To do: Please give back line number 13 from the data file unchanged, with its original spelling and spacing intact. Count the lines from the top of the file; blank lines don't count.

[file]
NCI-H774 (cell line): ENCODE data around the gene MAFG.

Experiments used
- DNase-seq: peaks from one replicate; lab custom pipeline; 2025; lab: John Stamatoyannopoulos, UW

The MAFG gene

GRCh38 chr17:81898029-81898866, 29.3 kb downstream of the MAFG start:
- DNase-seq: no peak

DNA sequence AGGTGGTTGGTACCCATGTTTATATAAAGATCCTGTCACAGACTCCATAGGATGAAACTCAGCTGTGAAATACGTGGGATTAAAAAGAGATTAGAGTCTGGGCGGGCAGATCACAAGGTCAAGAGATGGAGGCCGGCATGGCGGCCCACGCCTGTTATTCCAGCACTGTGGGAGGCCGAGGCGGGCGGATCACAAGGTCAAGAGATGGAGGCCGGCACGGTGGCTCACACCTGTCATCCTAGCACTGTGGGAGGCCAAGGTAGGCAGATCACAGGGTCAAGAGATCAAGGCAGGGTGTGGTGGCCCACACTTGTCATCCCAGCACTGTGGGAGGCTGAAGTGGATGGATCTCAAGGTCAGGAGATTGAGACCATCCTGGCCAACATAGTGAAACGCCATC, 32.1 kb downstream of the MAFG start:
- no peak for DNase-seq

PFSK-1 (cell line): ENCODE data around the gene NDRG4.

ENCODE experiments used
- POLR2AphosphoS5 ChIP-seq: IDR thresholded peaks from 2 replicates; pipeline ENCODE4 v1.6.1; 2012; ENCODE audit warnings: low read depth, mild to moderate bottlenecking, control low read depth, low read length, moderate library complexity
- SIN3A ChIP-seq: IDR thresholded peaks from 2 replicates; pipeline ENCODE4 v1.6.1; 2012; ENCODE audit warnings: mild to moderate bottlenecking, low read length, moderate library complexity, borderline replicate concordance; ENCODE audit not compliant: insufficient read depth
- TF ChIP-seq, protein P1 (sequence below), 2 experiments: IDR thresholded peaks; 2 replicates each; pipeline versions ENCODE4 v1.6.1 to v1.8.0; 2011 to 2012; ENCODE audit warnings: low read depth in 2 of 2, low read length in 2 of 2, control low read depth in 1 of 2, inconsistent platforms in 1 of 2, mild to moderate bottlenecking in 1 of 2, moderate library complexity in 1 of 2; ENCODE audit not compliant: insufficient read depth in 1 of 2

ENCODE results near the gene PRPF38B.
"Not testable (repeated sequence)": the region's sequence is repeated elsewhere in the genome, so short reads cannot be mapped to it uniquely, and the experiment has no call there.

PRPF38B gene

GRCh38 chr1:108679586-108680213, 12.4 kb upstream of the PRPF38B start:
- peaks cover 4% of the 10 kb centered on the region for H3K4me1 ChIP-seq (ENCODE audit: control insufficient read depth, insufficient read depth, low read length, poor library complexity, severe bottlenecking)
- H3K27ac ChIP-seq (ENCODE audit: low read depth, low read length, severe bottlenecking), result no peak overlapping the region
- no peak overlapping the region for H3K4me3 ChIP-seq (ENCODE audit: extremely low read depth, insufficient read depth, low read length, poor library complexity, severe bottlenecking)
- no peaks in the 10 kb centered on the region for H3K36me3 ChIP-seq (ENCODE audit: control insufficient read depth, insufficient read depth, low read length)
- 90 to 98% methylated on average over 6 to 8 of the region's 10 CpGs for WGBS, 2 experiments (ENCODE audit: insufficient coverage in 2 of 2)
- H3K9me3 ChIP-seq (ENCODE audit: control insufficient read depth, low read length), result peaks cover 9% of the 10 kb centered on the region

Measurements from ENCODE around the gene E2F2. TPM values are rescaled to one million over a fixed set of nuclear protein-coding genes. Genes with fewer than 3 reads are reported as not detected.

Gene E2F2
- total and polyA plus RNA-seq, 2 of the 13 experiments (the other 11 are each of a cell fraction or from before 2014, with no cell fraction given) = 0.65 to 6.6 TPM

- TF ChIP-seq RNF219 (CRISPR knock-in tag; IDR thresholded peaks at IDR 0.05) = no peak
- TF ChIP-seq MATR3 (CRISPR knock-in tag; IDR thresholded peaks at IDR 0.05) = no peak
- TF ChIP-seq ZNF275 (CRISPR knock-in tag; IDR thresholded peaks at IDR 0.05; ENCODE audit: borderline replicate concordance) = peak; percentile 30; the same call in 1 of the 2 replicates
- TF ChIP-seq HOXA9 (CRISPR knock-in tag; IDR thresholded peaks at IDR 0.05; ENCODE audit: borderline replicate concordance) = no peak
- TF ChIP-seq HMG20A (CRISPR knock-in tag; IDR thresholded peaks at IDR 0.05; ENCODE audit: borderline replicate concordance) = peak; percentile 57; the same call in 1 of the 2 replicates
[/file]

- TF ChIP-seq, protein P1 (sequence below), 2 experiments: IDR thresholded peaks; 2 replicates each; pipeline versions ENCODE4 v1.6.1 to v1.8.0; 2011 to 2012; ENCODE audit warnings: low read depth in 2 of 2, low read length in 2 of 2, control low read depth in 1 of 2, inconsistent platforms in 1 of 2, mild to moderate bottlenecking in 1 of 2, moderate library complexity in 1 of 2; ENCODE audit not compliant: insufficient read depth in 1 of 2